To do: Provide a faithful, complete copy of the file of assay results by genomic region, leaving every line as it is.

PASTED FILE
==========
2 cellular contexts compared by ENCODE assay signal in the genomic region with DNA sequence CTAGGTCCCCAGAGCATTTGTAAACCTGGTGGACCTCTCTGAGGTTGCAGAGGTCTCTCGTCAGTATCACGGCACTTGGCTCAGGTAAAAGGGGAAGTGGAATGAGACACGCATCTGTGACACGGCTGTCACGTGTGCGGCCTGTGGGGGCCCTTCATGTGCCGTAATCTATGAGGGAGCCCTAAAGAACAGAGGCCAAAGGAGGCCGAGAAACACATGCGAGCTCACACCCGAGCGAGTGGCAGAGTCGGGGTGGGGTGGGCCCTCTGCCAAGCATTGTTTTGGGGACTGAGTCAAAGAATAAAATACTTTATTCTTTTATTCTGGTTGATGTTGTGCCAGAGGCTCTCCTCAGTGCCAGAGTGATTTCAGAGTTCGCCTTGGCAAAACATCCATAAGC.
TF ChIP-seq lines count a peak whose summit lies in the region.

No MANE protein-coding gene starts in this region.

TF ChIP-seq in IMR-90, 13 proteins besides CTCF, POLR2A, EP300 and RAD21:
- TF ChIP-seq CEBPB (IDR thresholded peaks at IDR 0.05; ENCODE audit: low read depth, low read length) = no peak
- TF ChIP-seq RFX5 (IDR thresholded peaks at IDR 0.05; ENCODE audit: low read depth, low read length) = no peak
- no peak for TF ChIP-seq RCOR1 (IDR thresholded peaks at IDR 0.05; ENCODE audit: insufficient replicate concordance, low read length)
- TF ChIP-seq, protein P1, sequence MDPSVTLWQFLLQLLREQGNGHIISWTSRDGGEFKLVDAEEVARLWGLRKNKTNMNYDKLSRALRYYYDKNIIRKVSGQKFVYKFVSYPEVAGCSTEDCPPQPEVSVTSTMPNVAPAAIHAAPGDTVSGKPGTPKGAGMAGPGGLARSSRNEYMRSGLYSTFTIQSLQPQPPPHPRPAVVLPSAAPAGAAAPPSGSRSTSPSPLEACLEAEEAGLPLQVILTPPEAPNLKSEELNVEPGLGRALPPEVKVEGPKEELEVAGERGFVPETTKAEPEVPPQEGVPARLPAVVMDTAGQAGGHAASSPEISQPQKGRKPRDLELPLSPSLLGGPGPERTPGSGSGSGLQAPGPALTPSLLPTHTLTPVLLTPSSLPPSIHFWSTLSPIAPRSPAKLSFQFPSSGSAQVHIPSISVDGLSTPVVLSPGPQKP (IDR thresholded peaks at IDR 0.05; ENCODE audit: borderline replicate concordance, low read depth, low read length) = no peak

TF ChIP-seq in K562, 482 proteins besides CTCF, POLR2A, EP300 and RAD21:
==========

2 cellular contexts compared by ENCODE assay signal in the genomic region with DNA sequence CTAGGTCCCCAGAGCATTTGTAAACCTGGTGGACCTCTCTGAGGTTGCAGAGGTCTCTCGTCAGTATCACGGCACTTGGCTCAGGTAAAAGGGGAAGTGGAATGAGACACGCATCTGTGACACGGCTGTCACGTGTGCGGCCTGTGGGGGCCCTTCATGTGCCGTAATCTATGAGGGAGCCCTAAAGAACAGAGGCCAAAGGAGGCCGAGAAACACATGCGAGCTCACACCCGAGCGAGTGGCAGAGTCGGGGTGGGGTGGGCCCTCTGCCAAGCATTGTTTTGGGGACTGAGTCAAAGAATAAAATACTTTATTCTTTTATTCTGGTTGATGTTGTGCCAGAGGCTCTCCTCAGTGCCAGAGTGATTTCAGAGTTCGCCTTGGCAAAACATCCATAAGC.
TF ChIP-seq lines count a peak whose summit lies in the region.

No MANE protein-coding gene starts in this region.

TF ChIP-seq in IMR-90, 13 proteins besides CTCF, POLR2A, EP300 and RAD21:
- TF ChIP-seq CEBPB (IDR thresholded peaks at IDR 0.05; ENCODE audit: low read depth, low read length) = no peak
- TF ChIP-seq RFX5 (IDR thresholded peaks at IDR 0.05; ENCODE audit: low read depth, low read length) = no peak
- no peak for TF ChIP-seq RCOR1 (IDR thresholded peaks at IDR 0.05; ENCODE audit: insufficient replicate concordance, low read length)
- TF ChIP-seq, protein P1, sequence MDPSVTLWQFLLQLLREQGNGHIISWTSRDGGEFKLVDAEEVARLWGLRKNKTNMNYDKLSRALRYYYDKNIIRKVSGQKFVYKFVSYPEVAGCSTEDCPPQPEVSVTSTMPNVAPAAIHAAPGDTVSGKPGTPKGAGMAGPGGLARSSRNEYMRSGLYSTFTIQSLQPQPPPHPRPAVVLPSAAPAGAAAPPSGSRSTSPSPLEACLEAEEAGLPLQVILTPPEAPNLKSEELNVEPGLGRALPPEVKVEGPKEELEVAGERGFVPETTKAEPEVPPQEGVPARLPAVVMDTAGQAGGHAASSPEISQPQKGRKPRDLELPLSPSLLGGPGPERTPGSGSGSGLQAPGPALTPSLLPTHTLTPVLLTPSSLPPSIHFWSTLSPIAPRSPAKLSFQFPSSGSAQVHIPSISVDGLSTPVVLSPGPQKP (IDR thresholded peaks at IDR 0.05; ENCODE audit: borderline replicate concordance, low read depth, low read length) = no peak

TF ChIP-seq in K562, 482 proteins besides CTCF, POLR2A, EP300 and RAD21: